At Pulino, Keith McNally Hits Skid Row


“Remember the squeegee guys?” The fellow at the table next to us was waxing nostalgic, and cursing Giuliani. I wondered if the once-notorious windshield cleaners would be surprised to hear themselves being eulogized in a restaurant like Pulino’s. Keith McNally’s new Bowery restaurant is certainly a sight to behold—rows of back-lit brown spirit bottles throw an amber glow from the walls, two cavernous wood-burning ovens smolder behind a brick arch, and some of the tables are constructed of police barricades, printed with the words “Do Not Cross.” Nudge-nudge-wink-wink.

And it’s packed, thriving at nearly every hour of the day—full of elegant, stick-thin older women who sit alone and drink wine with perfect calm; plump, pinkish guys in jackets and ties; mustachioed bartenders in suspenders enjoying their Monday off; editors pecking at BlackBerries; girly-girls who just moved to the Lower East Side; and, of course, food writers. One night, we were seated next to Josh Ozersky. Like McNally’s Minetta Tavern, Pulino’s is crafted to make you feel like you’re at the buzzing center of the world.

Behind a counter, six or so white-capped, fleet-footed cooks tend the hot ovens, dangling hams and copper pans above their heads. Just on the dining-room side of the divide, executive chef Nate Appleman—completely bald, extensively tattooed, striking—supervises and expedites, checking each plate before it goes out. Appleman became famous for his San Francisco Neapolitan pizza joint, A16, before being lured to New York to head up Pulino’s, which serves pizza of a very different style.

The restaurant offers much more than pies, though—antipasti and salads, charcuterie, bruschette, various wood-roasted meat and fish, and a lengthy dessert list. It butchers its own meat and cures its own sardines. In fact, the pizza pales in comparison to its competition on the menu. Pulino’s is best thought of as a good trattoria rather than an OK pizzeria.

Although the in-house butchery results in some appealing meat dishes, we were most taken with the vegetable-based antipasti and salads. Roasted asparagus topped with a limpid sauté of ramps and rhubarb on a smear of black-pepper mascarpone tastes like the apotheosis of spring cookery—the asparagus’s woodsy sweetness concentrated by the heat of the oven, the ramps and rhubarb providing their respective garlicky-tart pungencies. Even better, an antipasto of buttery smoked sable gets a bitter, herbal lift from a smattering of celery, dill, and capers; a creamy, aioli-like sauce spiked with bottarga pulls it together. Those sardines reminded me of the sashimi-like new Holland herring you can get three weeks from now down the street at Russ and Daughters. The sardines’ silken flesh is simply cured in oil. They did, though, need a sprinkle of salt.

Falling on the vegetables like starved rabbits, we agreed that a good salad should not be such a rare thing. One here combines caramelized ribbons of fennel with bitter greens, currants, red onions, and a bare moistening of mustardy dressing. Another tosses roasted hen-of-the-woods mushrooms with escarole, Parmesan, and garlic breadcrumbs that suffuse the thing with crunch.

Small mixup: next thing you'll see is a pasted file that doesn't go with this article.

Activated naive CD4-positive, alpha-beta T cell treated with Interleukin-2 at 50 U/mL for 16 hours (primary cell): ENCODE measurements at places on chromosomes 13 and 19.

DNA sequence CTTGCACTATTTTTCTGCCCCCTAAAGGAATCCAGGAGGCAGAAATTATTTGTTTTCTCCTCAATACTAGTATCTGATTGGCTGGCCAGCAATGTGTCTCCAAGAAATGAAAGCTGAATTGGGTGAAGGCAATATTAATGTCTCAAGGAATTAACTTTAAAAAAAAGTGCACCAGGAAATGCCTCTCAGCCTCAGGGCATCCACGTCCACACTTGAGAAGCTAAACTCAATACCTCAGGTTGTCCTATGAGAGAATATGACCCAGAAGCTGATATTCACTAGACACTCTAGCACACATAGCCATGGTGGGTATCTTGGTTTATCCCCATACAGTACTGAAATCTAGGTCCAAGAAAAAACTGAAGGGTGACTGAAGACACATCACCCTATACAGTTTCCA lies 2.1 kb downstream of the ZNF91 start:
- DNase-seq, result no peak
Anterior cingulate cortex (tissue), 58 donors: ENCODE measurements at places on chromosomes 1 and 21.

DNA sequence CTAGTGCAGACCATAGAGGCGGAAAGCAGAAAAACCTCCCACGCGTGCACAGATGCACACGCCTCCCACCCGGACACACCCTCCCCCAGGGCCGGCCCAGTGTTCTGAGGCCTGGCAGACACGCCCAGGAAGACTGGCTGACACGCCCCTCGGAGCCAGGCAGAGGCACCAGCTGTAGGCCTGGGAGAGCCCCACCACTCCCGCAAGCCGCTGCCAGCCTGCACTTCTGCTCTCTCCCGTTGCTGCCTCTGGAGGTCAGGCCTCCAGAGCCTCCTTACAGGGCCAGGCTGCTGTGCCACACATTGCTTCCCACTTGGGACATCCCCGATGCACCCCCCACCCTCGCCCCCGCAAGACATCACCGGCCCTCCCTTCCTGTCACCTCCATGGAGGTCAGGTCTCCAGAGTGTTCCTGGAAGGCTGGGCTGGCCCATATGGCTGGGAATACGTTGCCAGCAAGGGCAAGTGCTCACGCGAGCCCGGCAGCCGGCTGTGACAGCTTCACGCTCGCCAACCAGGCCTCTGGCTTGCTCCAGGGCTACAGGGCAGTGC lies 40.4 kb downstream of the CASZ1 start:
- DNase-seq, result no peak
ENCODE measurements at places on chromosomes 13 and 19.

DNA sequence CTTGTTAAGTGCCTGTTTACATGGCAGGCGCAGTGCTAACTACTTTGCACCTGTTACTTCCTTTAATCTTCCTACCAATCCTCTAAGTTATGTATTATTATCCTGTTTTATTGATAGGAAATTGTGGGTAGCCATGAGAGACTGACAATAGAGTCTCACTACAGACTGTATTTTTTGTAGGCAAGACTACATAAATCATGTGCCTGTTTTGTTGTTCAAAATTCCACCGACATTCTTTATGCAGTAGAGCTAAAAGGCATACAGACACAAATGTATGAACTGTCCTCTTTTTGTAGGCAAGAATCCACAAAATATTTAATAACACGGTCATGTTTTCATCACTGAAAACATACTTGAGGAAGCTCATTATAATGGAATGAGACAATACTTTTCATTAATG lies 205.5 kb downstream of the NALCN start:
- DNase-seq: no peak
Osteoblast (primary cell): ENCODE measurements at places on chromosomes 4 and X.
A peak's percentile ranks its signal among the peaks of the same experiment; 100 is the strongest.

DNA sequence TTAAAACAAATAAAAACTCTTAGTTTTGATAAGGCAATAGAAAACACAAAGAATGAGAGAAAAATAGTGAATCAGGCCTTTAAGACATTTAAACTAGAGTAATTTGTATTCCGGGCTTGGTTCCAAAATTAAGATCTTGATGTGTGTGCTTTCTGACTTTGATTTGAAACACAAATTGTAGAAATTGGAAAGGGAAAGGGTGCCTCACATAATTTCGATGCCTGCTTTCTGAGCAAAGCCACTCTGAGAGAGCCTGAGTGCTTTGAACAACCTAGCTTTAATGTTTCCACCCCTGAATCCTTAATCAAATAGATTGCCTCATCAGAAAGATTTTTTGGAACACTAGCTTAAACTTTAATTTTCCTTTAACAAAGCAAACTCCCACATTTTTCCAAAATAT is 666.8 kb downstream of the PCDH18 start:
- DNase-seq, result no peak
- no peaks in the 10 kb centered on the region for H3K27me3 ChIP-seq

On another night, my fellow eater and I decided to go for nothing but meat. We tried the Edwards Surryano prosciutto scattered with peanuts and served with pungent, semi-soft Appalachian cheese. A bite with all three elements together was a bit of a shock, like a fleshy Butterfinger.

Appleman is known for his meatballs, so we ordered goat polpettine—loose, juicy orbs of the meat braised in a vegetal stew thickened with a bit of polenta. They’re just fine, although maybe our enthusiasm was dampened by too-high expectations. Duckling—a braised thigh and a grilled, crisp-skinned breast—carries a deliciously smoky savor from the wood flame. But the best element of that dish, far and away, is the mess of roasted fennel, date slivers, and pears that sits under the bird.

But we can’t get out of here without talking about the pizzas. The toppings are undeniably tasty, especially the dryish, concentrated tomato sauce. The eccentric crust, though, defines how you’ll feel about the pie. It has a grayish cast, and is completely flat and crisp, lacking any airhole structure, any gluten chew, any yeasty sweetness. It’s cracker-like and spotted with char, almost insubstantial. We know from interviews with Appleman and Beth Ann Simpkins, head of the pizza program, that this is by design. It’s not unpleasant, but not the most delicious choice, either.

A friend nailed it when she noted that the crust has no textural variation. Almost any style of pizza, whether New York coal oven or Neapolitan, has a crust that’s crisp in spots; chewy, soppy, airy, or brittle in others. Pulino’s, she said, reminded her of the matzo pizzas her mother used to make.

Still grumbling about the crust—really, why is it so gray?—we ordered dessert. The budino di farro is a milky pudding made from the nutty whole-wheat. It arrives in a cast-iron crock, hot from the oven, golden on top. Garnished with tart, rich goat’s-milk yogurt and sugary dates, it’s good enough to make you forget your own name, much less an oddball pizza.